June 2015: I begin taking summer courses to keep myself on time for a 2016 graduation.

July 2015: After years of wanting to do it but not having the opportunity, I begin studying Russian with a private tutor.

August 2015: The second and last year of my master's program begins, and I also start to display the first significant signs of an autoimmune disease.

September 2015: A friend tells me about the Foreign Service, and I begin to research a career in diplomacy.

October 2015: I take the Foreign Service Officer test in the Goldlands and am successful. I use the opportunity to see an old friend.

November 2015: On November 12, my family celebrates the 396th anniversary of my 11th great-grandfather's arrival in Southern State in 1619.

December 2015: One of the most difficult academic semesters of my life concludes with my filing, for the first time in my student career, a formal complaint against a professor. After a difficult Christmas Eve, I make the decision to put more distance between myself and my wayward brother Powell.

January 2016: The largest blizzard of my lifetime delays the start of the spring semester by two weeks.

February 2016: I begin student-teaching, the crown jewel of my education master's degree. Earlier in the month, I travel to the City of Fate to explore the possibility of doing missionary work overseas following graduation. On February 20, after a painful episode in which I nearly lose a friendship, I at last confront the reality that I have a drinking problem and commit to completely foregoing alcohol until at least 2017 (it's been forty-eight days and counting).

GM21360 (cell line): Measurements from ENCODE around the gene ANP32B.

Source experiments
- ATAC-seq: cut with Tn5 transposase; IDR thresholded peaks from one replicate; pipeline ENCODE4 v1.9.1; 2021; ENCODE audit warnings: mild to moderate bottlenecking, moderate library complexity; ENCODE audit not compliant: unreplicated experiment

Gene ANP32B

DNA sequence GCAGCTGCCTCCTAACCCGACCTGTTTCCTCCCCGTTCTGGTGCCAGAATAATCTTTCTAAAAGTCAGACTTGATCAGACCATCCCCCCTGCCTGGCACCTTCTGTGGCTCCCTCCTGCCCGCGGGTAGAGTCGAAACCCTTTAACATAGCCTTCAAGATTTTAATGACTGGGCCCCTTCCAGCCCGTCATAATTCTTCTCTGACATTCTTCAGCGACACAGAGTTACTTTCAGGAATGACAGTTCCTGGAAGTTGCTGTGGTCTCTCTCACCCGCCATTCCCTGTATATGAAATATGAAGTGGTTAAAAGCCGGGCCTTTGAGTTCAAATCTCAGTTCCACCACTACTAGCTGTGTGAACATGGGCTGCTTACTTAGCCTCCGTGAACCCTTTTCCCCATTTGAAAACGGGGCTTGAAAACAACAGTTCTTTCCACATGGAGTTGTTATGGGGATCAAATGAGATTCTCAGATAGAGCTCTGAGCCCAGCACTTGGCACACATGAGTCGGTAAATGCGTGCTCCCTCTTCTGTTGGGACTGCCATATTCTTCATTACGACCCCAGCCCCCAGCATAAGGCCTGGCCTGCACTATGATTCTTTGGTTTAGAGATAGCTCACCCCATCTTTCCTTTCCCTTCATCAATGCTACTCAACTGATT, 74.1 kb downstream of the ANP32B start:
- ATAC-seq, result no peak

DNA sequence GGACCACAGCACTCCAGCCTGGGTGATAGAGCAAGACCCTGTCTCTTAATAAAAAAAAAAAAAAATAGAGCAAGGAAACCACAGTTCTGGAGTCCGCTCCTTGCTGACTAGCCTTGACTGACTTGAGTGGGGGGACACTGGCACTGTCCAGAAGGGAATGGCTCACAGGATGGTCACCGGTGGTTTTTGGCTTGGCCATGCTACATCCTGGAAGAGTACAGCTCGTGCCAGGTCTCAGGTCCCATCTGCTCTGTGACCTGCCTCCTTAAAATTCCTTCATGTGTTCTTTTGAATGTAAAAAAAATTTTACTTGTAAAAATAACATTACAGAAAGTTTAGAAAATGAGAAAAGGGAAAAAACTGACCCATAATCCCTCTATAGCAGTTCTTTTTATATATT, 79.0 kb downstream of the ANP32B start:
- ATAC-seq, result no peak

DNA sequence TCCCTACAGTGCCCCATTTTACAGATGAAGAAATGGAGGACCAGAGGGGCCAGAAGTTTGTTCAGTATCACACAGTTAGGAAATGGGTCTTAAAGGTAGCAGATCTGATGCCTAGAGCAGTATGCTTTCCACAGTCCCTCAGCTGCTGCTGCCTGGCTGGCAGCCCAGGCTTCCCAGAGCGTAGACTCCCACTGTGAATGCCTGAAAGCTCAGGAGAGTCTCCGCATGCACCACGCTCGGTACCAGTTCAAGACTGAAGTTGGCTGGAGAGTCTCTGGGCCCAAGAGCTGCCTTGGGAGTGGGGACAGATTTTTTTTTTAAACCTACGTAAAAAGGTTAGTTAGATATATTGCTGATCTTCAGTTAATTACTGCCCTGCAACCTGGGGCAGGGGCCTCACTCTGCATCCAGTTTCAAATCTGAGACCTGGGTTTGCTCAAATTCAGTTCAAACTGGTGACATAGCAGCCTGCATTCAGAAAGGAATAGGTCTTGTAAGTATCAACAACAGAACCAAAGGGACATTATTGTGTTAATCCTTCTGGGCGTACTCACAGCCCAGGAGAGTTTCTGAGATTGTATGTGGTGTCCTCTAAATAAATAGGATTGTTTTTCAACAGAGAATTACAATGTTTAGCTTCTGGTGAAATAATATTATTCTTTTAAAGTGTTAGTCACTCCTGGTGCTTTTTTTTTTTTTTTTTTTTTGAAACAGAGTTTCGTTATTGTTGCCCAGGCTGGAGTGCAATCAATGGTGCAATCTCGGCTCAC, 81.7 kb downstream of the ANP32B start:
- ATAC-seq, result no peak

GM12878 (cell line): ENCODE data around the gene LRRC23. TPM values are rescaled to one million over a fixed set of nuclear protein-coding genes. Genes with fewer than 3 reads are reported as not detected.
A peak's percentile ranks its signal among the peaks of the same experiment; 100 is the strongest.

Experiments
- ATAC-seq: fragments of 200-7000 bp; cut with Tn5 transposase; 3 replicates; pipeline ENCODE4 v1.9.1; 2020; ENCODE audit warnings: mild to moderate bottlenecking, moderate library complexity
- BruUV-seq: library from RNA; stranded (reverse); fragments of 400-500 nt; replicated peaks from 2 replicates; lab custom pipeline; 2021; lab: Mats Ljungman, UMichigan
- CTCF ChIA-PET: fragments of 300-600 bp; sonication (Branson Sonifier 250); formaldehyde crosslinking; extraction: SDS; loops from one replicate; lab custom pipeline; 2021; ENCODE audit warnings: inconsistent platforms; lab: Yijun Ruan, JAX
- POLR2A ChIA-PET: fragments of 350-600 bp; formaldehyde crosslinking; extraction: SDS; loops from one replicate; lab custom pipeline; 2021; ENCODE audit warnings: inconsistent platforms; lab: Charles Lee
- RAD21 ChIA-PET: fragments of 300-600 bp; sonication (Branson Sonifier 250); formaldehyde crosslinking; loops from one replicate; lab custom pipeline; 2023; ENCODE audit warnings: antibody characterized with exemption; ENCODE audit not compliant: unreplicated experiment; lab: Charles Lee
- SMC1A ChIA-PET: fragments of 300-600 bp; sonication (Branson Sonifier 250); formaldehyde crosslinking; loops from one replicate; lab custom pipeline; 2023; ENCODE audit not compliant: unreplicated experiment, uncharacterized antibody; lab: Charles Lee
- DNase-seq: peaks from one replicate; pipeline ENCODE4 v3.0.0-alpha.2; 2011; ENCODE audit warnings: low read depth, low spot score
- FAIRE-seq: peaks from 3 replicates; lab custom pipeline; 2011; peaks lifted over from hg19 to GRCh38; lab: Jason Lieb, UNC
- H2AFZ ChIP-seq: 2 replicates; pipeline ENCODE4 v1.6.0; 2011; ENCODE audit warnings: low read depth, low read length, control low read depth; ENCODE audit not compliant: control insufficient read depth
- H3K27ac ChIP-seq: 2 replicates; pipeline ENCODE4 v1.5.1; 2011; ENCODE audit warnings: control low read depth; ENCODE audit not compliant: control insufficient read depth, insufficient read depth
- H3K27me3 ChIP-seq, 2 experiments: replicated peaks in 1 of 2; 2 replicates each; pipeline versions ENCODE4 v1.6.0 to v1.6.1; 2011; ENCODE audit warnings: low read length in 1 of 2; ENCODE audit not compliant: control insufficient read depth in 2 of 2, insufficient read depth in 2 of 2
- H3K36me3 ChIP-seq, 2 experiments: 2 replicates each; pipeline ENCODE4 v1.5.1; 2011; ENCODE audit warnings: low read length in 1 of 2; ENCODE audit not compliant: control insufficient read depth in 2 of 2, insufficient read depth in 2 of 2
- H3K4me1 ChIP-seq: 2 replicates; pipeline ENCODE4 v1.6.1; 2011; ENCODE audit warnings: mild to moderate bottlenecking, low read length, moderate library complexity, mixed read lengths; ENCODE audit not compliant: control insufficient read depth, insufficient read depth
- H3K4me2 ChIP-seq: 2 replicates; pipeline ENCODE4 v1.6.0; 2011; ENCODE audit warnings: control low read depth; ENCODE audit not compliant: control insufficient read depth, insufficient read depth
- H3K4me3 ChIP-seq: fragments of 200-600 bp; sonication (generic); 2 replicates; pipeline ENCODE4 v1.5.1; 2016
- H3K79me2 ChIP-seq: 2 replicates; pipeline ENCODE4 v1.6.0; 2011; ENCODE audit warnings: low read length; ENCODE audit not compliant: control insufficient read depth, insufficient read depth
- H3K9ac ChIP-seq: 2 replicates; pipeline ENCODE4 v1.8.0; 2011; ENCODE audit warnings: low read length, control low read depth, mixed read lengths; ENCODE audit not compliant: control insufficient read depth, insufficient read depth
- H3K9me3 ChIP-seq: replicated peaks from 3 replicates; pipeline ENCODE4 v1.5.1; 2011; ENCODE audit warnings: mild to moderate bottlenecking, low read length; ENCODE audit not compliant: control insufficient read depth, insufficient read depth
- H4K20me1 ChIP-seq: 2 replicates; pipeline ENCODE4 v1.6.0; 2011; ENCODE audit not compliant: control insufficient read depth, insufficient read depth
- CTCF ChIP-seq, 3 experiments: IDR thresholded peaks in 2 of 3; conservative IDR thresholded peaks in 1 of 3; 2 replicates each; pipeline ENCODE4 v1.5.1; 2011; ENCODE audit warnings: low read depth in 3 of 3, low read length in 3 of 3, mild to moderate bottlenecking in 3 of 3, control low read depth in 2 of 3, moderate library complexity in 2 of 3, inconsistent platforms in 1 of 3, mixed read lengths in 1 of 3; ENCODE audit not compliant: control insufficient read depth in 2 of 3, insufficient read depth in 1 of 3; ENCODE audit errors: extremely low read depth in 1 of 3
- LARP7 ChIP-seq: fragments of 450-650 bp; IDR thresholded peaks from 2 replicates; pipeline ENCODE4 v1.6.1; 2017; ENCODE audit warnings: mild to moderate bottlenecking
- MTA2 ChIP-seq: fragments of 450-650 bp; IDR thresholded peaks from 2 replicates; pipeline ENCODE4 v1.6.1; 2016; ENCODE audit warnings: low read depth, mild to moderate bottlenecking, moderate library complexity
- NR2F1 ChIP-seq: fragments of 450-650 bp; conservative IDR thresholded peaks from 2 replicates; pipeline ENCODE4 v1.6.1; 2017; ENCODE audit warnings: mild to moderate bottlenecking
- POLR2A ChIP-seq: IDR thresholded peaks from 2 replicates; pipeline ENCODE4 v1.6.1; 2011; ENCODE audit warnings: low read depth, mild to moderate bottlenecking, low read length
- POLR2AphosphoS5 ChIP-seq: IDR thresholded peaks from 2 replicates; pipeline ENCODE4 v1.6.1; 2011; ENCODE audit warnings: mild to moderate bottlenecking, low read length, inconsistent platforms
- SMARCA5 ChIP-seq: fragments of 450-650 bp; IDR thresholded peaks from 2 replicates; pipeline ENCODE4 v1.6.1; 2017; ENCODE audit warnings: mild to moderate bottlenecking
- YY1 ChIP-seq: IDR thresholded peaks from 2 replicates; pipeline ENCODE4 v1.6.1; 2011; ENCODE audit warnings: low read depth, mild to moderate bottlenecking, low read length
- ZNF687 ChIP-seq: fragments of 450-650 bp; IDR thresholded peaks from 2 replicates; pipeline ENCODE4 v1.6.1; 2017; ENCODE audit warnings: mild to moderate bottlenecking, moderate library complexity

March 2016: After a month with 7th-grade social studies students, I transition to a 12th-grade classroom, where I encounter both new challenges and new opportunities. At the end of the month, I begin making plans to move out of my mother's house and in with a friend by May.

This anniversary is different than the others. Every other April 7, I've faced uncertainty regarding the future. Now, in a very core way, I don't; in one year's time (indeed, in six months' time) I will be financially self-sufficient. I don't know what occupation or even what country I'll be in, but I will have a master's degree and will, one way or another, be at last independent. I've never known that before. Now I do, and I cannot wait. I've been so happy to take this journey with you over the past eight years, and to see the journeys you've taken as well. I hope we can continue, in person and online, for a long time to come.

Wednesday, March 16, 2016